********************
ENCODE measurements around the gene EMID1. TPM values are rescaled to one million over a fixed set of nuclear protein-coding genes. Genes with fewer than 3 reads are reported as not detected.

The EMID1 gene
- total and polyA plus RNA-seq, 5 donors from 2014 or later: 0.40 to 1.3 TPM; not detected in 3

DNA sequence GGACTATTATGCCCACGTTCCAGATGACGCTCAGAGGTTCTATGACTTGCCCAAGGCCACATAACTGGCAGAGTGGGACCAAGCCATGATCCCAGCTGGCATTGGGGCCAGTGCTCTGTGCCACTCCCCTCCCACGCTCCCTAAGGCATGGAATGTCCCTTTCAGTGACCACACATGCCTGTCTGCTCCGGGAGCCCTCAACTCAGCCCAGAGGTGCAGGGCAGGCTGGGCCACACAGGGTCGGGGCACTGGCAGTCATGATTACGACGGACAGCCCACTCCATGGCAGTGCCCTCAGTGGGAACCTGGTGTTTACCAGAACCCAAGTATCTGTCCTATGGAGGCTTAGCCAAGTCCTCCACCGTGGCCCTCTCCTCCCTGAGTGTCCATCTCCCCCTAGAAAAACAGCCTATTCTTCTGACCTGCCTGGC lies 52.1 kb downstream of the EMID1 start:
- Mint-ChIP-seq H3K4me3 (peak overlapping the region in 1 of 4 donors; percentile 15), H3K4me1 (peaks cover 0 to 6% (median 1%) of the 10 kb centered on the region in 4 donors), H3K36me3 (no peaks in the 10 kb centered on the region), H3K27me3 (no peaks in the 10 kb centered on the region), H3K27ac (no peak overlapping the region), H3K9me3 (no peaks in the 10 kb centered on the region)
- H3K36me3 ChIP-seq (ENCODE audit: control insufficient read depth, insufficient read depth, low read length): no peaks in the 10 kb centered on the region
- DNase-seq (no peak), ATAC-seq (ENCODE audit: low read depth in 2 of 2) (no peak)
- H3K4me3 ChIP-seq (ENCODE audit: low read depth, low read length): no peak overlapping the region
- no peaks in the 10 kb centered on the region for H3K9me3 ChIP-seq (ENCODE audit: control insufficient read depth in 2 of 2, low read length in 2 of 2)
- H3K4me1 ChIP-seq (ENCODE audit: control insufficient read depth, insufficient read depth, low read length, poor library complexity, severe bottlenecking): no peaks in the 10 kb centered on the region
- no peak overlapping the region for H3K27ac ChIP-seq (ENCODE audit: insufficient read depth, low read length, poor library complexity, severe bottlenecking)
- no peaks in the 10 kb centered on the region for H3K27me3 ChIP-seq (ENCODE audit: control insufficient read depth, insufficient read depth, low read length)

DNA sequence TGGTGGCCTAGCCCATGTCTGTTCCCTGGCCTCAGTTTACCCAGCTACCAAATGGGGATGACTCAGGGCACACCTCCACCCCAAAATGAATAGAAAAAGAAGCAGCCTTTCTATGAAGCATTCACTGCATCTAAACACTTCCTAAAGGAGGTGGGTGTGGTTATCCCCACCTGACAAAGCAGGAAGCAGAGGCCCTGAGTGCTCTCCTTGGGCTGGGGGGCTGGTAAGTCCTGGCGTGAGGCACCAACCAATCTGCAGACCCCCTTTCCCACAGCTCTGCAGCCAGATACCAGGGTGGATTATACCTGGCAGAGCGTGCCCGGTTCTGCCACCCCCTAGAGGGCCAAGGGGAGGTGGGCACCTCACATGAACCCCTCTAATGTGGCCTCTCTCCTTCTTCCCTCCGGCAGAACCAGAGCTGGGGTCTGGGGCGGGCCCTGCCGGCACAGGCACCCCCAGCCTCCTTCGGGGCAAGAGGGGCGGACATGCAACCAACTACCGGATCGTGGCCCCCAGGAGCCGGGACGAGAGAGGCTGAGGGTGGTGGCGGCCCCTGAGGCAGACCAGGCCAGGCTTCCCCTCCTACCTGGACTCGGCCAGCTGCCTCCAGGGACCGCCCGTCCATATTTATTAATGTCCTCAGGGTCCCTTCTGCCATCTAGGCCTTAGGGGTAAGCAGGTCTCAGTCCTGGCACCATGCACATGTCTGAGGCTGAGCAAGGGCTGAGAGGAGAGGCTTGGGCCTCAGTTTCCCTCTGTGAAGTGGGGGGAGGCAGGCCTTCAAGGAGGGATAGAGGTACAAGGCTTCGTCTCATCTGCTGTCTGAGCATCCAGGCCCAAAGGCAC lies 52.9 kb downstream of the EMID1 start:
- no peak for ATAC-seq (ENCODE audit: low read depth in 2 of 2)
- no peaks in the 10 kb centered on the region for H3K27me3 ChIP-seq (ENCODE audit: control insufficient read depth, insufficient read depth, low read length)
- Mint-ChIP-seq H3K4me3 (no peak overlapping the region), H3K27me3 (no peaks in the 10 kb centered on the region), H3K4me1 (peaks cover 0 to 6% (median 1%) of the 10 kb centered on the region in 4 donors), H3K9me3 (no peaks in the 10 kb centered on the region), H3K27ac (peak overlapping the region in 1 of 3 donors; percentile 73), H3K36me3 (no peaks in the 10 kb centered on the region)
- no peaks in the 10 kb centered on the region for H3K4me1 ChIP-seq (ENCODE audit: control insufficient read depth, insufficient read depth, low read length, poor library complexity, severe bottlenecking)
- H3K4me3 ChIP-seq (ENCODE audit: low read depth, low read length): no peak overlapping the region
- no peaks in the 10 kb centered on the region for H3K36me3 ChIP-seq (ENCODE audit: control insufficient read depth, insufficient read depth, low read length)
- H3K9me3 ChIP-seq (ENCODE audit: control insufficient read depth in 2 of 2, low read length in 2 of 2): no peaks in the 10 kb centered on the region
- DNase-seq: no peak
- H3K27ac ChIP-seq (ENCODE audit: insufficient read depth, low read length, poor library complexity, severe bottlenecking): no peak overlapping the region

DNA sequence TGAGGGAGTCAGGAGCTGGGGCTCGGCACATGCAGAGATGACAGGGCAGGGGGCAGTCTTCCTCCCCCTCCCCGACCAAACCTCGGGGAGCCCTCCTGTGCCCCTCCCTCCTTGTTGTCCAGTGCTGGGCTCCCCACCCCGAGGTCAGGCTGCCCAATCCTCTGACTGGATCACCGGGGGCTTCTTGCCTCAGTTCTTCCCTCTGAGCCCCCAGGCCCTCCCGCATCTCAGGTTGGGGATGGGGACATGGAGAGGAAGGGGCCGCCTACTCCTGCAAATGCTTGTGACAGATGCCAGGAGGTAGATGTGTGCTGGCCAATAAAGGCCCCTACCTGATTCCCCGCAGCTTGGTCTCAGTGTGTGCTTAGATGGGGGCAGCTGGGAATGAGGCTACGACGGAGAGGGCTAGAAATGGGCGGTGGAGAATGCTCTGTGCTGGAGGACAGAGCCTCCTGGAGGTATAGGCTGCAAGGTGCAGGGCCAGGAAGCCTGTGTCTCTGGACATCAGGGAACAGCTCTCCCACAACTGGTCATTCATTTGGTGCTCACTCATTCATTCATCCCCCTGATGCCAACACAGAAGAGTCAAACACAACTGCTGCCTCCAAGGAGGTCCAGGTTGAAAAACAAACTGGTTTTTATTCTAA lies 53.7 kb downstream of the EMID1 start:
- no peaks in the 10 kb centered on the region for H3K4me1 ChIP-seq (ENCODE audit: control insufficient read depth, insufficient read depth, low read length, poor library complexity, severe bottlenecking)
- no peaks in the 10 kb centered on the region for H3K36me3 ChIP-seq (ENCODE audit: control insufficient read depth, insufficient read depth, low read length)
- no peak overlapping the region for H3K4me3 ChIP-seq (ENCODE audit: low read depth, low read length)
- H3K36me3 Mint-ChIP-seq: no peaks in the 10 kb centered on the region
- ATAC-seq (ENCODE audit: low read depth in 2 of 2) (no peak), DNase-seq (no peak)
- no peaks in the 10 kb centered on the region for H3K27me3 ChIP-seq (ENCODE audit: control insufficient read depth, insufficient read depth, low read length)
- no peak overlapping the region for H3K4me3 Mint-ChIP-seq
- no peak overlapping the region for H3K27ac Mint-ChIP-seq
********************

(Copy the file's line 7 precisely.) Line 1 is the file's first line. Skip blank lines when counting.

- DNase-seq (no peak), ATAC-seq (ENCODE audit: low read depth in 2 of 2) (no peak)